All About Jazz needs your help and we have a deal. Pay $20 and we'll hide those six pesky Google ads that appear on every page, plus this box and the slideout box on the right for a full year! You'll also fund website expansion.
While listening to the Norman/McCarthy Big Band's remarkable debut album, Words Cannot Express, one's thoughts are drawn inescapably toward another enormously impressive ensemble, the Mark Taylor/Steve Fidyk Big Bandand for a number of sound reasons.
Not only are both bands based in the Washington, DC area, both are co-led by a drummer (McCarthy, Fidyk), boast a superlative composer/arranger (Norman, Taylor), are well-stocked with talented sidemen from nearby Army, Air Force and Navy bases, devote much of their time and energy to persuasive original compositions and, most importantly, swing unsparingly regardless of framework or tempo.
There are differences, of course. One is that unlike Taylor, who limits his input to writing and conducting the Taylor/Fidyk ensemble, Norman also holds down the piano chair on the album's seven big-band selections, and further displays his versatility by playing alto, tenor and soprano saxophones and bass clarinet on the three small-group numbers (McCarthy is the drummer on both). Norman arranged every track and wrote or co-wrote everything save Tadd Dameron's "Tadd's Delight, which quickly becomes the listener's delight as well, thanks to Norman's Rob McConnell-like chart, tasteful solos by guitarist Geoff Reecer, trombonist Chris Buckholz and tenor saxophonist Ben Bokor, and resourceful timekeeping by McCarthy.
Norman and Clyde Connor co-wrote the Latin/funk "South of Capricorn (solos by soprano Steve Williams and bassist Max Murray), which precedes the first of the sextet numbers, "Remember Me When . . ., on which Norman (alto), pianist Harry Appelman, trumpeter Tim Stanley and guitarist Gary Malvaso share solo honors. The small group is heard again on "El Otoño and "Voo Zsa Day. Stanley is showcased on the ballad "Words Cannot Express, while baritone Fred Wolfe, trombonist Jeff Martin and trumpeter Greg Reese have some serious fun on the playful blues, "Where's My Hasenpfeffer?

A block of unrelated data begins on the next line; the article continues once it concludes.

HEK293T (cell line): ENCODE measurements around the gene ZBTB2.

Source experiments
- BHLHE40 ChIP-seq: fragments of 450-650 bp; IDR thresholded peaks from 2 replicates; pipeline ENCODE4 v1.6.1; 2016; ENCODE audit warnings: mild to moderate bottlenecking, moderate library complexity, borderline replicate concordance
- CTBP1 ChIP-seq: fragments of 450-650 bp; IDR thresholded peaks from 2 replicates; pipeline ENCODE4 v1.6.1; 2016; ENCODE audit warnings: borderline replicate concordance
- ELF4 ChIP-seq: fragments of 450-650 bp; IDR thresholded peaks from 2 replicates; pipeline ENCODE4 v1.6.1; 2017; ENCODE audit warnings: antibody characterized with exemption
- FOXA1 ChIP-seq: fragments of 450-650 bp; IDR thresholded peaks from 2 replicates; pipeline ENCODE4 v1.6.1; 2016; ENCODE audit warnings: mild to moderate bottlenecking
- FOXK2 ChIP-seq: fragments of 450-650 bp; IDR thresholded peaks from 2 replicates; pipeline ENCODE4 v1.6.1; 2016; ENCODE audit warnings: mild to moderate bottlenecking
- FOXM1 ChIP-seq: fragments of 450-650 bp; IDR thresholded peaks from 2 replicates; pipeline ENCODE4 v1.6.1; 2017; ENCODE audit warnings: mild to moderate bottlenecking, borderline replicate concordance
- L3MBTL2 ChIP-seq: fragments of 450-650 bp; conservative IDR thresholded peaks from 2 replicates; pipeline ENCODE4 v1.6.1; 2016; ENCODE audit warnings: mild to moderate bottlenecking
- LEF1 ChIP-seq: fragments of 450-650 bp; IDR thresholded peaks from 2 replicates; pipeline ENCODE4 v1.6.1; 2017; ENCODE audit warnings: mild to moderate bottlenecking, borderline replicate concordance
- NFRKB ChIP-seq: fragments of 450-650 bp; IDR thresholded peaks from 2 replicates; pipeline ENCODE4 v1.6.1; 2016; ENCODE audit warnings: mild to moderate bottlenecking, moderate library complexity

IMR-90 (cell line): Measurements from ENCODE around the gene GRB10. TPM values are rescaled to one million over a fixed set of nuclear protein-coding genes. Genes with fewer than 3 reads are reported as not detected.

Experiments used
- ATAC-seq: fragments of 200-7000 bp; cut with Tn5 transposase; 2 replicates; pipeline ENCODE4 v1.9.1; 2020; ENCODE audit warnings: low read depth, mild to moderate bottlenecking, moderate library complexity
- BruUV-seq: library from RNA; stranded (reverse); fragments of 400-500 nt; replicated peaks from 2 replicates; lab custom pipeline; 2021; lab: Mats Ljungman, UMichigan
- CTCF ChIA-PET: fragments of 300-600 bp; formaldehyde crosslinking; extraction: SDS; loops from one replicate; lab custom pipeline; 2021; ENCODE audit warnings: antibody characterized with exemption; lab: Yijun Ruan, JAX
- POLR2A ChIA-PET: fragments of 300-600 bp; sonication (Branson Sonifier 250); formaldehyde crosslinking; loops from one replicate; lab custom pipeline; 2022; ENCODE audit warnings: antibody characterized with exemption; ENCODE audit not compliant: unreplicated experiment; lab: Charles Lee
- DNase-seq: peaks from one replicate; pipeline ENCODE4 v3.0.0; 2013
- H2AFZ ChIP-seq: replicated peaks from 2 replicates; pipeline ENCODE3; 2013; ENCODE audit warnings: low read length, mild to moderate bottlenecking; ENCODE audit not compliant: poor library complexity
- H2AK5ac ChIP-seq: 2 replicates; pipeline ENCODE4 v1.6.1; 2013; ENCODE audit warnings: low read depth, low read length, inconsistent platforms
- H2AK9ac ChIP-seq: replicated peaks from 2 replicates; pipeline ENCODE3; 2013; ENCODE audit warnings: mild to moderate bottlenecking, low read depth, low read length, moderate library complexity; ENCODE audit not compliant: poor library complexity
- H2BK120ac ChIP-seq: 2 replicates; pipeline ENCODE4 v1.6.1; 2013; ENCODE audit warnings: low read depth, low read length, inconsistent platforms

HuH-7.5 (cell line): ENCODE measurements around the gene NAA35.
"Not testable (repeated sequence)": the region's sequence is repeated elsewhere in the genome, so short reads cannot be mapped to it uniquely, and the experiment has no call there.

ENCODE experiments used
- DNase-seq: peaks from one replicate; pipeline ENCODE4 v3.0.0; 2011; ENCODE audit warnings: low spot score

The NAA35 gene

The session closes with Norman's buoyant three-part Suite Baby Ray, whose sections comprise a groover ("I Left My Baby in Baltimore ), cha-cha ("Back to Bayview ) and flag-waver ("Coming Home ). Norman (piano) and flugelhornist Paul Armstrong are front and center on "Baltimore, trombonist Ben Patterson and alto Andy Axelrad on "Bayview, tenor Tedd Baker on "Home. It's a great way to wrap up a splendid introductory album by a big band that one dares hope may be here to stay.
Track Listing: Taddís Delight; South of Capricorn; Remember Me When . . .; Words Cannot Express; Whereís My Hasenpfeffer?; El OtoŮo; Voo Zsa Day; Suite Baby Ray: I Left My Baby in Baltimore / Back to Bayview / Coming Home.
Personnel: Vince Norman: composer, arranger, co-leader, piano (1, 2, 4, 5, 8-10), composer, arranger, alto, tenor, soprano sax, bass clarinet (3, 6, 7); Joe McCarthy: co-leader, drums, percussion, congas; Paul Stephens: trumpet (1, 2, 4, 5, 8-10); Paul Armstrong: trumpet (1, 2, 4, 5, 8-10); Nick Cooper: trumpet (1, 2, 4, 5, 8-10); Tim Stanley: trumpet; Greg Reese: trumpet (1, 2, 4, 5, 8-10); Steve Williams: reeds; Andy Axelrad: reeds; Tedd Baker: reeds; Ben Bokor: reeds; Fred Wolfe: reeds; Ben Patterson: trombone; Chris Buckholz: trombone; Jeff Martin: trombone; Major Bailey: trombone; Jeff Reecer: guitar; Max Murray: bass; Harry Appelman: piano (3, 6, 7); Gary Malvaso: guitar (3, 6, 7).
I love jazz because I enjoy the freedom.
I was first exposed to jazz when I was 17.
I met Cedar Walton at a concert in San Paulo.
The best show I ever attended was Helio Jambao trio.
The first jazz record I bought was Witchcraft by George Benson.
My advice to new listeners is listen to the old school first.